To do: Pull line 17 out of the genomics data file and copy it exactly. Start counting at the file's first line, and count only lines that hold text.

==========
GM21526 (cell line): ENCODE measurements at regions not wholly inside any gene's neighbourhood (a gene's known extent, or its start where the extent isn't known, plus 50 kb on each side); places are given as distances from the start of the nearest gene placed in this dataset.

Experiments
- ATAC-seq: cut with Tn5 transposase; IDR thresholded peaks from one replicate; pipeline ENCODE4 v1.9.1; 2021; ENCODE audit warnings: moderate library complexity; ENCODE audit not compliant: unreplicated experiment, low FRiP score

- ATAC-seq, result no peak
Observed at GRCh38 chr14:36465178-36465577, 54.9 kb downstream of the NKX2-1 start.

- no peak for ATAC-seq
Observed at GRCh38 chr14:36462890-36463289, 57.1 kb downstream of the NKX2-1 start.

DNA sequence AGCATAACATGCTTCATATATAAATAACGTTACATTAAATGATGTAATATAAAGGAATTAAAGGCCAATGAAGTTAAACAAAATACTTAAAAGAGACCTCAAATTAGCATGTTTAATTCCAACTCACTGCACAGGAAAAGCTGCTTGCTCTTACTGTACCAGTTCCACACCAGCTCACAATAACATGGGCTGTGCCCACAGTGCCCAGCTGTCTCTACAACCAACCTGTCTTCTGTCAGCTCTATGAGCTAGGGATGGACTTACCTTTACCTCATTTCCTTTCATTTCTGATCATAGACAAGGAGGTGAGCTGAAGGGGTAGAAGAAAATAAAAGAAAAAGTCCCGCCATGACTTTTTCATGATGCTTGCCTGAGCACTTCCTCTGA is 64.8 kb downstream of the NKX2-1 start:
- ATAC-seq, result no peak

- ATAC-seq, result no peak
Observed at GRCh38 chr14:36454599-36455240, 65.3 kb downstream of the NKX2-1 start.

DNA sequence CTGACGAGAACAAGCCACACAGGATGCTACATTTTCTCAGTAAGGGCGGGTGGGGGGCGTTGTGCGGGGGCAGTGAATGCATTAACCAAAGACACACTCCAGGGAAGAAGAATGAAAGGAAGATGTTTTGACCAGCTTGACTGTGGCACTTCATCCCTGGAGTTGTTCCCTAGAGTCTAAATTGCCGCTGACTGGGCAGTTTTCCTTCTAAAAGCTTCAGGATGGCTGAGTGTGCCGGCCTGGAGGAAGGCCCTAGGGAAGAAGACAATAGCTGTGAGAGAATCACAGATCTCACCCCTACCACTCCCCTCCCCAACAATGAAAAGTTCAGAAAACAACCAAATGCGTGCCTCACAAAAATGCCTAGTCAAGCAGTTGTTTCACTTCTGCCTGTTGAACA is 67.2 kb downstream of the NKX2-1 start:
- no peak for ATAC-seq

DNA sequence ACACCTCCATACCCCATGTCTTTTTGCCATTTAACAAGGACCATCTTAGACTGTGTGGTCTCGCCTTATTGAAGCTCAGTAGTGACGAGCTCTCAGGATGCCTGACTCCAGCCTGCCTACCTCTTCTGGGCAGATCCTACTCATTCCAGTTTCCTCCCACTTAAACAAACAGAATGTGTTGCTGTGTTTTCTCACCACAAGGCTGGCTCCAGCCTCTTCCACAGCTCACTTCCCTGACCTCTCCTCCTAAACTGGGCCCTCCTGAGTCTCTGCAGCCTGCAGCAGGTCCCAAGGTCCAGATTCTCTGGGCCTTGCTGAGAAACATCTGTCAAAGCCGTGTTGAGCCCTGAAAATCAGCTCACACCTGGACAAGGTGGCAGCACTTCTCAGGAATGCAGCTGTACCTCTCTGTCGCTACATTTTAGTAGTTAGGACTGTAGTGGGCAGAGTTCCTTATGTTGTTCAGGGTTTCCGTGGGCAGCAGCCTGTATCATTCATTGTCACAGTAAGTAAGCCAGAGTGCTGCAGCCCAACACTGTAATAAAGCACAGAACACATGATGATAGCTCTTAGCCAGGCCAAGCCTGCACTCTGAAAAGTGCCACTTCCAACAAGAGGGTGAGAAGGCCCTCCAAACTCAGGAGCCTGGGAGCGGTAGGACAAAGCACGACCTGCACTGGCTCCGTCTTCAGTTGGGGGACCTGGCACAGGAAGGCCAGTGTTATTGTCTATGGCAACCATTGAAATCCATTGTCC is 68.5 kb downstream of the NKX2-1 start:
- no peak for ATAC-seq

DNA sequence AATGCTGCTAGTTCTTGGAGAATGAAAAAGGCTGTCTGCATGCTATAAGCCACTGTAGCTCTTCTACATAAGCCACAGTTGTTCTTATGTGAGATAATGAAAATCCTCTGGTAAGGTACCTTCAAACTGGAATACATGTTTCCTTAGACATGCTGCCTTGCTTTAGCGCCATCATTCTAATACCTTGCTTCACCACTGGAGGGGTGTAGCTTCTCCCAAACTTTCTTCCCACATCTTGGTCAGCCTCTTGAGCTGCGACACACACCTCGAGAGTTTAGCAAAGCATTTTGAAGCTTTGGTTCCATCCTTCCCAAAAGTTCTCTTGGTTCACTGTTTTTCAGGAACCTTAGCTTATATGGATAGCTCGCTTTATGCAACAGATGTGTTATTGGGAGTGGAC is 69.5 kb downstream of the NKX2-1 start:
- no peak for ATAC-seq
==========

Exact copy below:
- no peak for ATAC-seq